“I’ll take care of it,” Ned replied. “Just get yer ass off the water. Right. Now.”
“Fine.” I kicked at my rods like a petulant child. “Let me get my damn gear bag, and I’ll
I grabbed my captain’s bag and stormed down the dock in a huff, glaring at Ned. I didn’t
even bother to take off my grungy gray rubber fishing bibs. He avoided making
eye contact as I passed him, which only pissed me off more. Instead, his eyes
continued to dart around the marina. Whatever.
I got to my truck, threw my gear bag in the bed, then stripped off the rubber bibs. While
hopping around on one leg like an idiot, trying to get the bibs off over my
deck boots, I worked myself up from a huff to a tizzy. Who the hell did he
think he was ordering me around like that? Athena? Throwing my bibs into the
bed with the rest, I glanced over my shoulder, toward the dock.
Just as I was about to get into my truck, a more pressing question hit me: Why? Ned actually
yelled at me. In over two millennia, I had never even witnessed him raise his
voice. What’d I do to him?
I instantly felt like I owed him an apology, without even knowing what I’d done. I headed back down to the dock.
As I approached the top of the gangway, Ned was in a heated discussion with something in the water on the other side of the dock from my boat. I couldn’t get a clear view
of who or what Ned was talking with, or hear what was being said. The only
things evident were the loud and freakish sea lion-like barks and Ned’s wild
and very uncharacteristic gesticulations. Instinctively, I searched for
something to use as a weapon—a boat hook was leaning against the fence next to
the gate down to the dock.
Then a putty-colored round female head covered in thick yellow-green hair popped up
just above the dock and peered directly at me. Ned noticed me, as well, and all
at once, the creature disappeared below the water’s surface creating a wake
that tossed the floating dock and rocked the boats tied up nearby. She was
definitely one of the selkies I had encountered earlier offshore.
I stopped dead in my tracks. Ned shook his head and stomped toward me, which couldn’t have been easy in flip-flops. His eyes were ablaze—literally. His awakened aura
pulsed from white to blue like a lightning storm.
I shrugged and raised my eyebrows as his gaze fell on me. The temperature began to drop, and the water around the dock changed from a drab green to black and turned rough,
as if it were about to boil. The disturbance bounced the moored boats against
their bumpers and the dock, and the rigging on the sailboats began to clang.
Even the remaining birds evacuated—only noiselessly.
“Boy, who did you piss off this time?” he said at me more than to me in a voice that
reverberated through my skull. It wasn’t loud, but it was insistent in its tone.
“I… um… I, ah… what?” I asked, vapor trailing from my mouth in the cool air.
I couldn’t recall having done anything to anybody since chasing down that witch, Medea, a
few months back, and as far as I knew, everyone I could have pissed off doing
that was dead.
Ned continued up the ramp from the dock toward me, somehow appearing larger than normal. His face, especially his eyes, darkened. “Don’t play games with me. You got selkies
chasin’ yer ass all over the Pacific, and they had to travel around the world
to get here to do it. Nytrocyon herself is here to find you.” He pointed back
down toward my boat. “She says Mab wants you. Says you killed Lord Indronivay.”
“Nytrocyon, ruler of the selkies? Seriously?” My teeth started to chatter, and my jaw
muscles clenched in the frigid air. “Wait… she said I killed who? Lord
Indronivay, Mab’s warmaster? Are you kidding me? Why the hell would I have
killed that uptight belligerent asshole?”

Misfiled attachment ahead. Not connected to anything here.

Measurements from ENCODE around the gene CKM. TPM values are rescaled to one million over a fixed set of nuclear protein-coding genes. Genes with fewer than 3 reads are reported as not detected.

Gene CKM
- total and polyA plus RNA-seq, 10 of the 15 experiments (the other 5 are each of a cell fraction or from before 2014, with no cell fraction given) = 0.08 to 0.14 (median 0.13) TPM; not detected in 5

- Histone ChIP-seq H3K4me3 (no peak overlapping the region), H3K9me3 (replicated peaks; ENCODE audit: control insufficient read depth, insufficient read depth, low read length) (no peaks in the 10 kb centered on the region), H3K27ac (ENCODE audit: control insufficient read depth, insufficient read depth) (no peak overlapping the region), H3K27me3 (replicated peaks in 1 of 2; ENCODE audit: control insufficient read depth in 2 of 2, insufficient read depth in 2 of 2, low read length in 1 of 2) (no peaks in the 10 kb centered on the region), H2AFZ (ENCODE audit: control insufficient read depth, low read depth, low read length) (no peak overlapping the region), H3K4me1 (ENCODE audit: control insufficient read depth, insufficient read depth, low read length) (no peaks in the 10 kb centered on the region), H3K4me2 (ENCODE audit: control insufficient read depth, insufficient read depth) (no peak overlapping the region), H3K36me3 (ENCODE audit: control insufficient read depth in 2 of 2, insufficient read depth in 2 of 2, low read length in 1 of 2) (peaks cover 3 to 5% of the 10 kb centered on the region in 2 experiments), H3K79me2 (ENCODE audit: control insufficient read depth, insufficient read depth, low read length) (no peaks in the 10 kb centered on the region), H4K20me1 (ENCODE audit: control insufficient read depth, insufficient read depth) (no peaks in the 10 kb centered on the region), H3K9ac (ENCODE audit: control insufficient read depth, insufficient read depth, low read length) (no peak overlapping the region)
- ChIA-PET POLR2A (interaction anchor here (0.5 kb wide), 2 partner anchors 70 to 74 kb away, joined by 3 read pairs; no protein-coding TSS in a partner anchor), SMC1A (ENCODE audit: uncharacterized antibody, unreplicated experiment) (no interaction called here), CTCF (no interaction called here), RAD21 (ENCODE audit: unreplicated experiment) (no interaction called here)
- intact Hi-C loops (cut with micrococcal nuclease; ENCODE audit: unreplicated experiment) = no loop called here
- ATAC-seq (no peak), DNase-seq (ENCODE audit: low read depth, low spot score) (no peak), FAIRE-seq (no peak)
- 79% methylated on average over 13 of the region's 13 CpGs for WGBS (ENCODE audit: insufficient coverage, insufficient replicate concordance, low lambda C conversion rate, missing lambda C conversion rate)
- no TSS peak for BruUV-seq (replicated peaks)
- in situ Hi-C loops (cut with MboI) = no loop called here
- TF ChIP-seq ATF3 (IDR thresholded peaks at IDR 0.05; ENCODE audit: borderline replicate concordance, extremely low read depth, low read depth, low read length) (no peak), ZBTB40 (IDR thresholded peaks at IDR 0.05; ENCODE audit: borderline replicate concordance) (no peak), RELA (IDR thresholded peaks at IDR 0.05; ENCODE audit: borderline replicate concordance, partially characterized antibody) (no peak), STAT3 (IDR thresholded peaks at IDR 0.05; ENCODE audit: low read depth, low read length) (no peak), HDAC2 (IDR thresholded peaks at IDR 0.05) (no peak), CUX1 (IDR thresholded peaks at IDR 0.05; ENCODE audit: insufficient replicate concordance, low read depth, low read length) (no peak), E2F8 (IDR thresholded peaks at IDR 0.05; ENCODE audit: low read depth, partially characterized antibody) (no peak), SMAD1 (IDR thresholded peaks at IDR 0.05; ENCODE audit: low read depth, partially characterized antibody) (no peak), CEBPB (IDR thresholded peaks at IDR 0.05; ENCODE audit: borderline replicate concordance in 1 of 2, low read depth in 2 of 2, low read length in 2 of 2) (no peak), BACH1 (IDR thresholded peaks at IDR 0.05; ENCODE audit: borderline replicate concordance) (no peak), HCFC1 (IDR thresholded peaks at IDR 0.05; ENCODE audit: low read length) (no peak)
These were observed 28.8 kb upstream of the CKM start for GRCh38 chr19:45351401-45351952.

I’d never even met him, but his reputation as a jerk was legendary. Even as a Guardian and
protector of humanity, I knew him only through stories that suggested he was a
giant at nearly eight feet tall and was about as friendly as a shark with a
toothache. All I really knew about him was that he personally ran every major
war and military campaign Queen Mab of the Unseelie Court had waged for tens of
thousands of years. Hell, the guy might have charged into battle against Queen
Titania of the Seelie Court on the back of a triceratops.
“You’re sayin’ Nytrocyon is lying?” Ned’s voice boomed through my head, shaking me back to attention.
I shrugged again. “Now why the hell would I do something like that? Honestly?”
Ned’s shoulders dropped slightly, and his pulsing aura faded. Though his face brightened and
his bushy beard and mustache split, revealing his white teeth in a broad smile,
the rest of him remained rigid. “Good. I didn’t think you were dumb enough to
attack a member of one of the fairy royal courts. That’d be grounds for war.
Only problem is then, dude”—he slowly slipped back into his normal relaxed and
carefree persona—“you gotta ask yerself one question: why does she think you
Brian S. Leon is truly a jack of all trades and a master of none. He writes just to do something with all the useless degrees and skills he’s accumulated over the years. Most of them have no practical application in civilized society, anyway. His interests include mythology and fishing, in pursuit of which he has explored jungles and museums, oceans and seas all over the world.
His credentials include an undergraduate degree from the University of Miami and a master’s degree from San Diego State University, plus extensive postgraduate work in evolutionary biology at the University of Massachusetts Amherst, where he studied animals most people aren’t even aware exist and theories no one really cares about anyway.
Over his varied career, Brian’s articles have been published in academic journals and popular magazines that most normal people would never read. They can be found in The American Society of Primatologists, the American Journal of Physical Anthropology, Proceedings of the American Association of Zoos and Aquariums and the like.
His more mainstream work came as an editor for Marlin and FlyFishing in Salt Waters magazines, where he published articles about fishing and fishing techniques around the world. He won a Charlie Award in 2004 from the Florida Magazine Association for Best Editorial, and several of his photographs have appeared on a number of magazine covers—almost an achievement of note, if they weren’t all fishing magazines.
Always a picky reader, Mr. Leon enjoys stories by classical masters like Homer and Jules Verne as well as modern writers like J.R.R. Tolkien, David Morrell and Jim Butcher. These books, in combination with an inordinate amount of free time, inspired him to come up with tales of his own.
Brian currently resides in San Diego, California.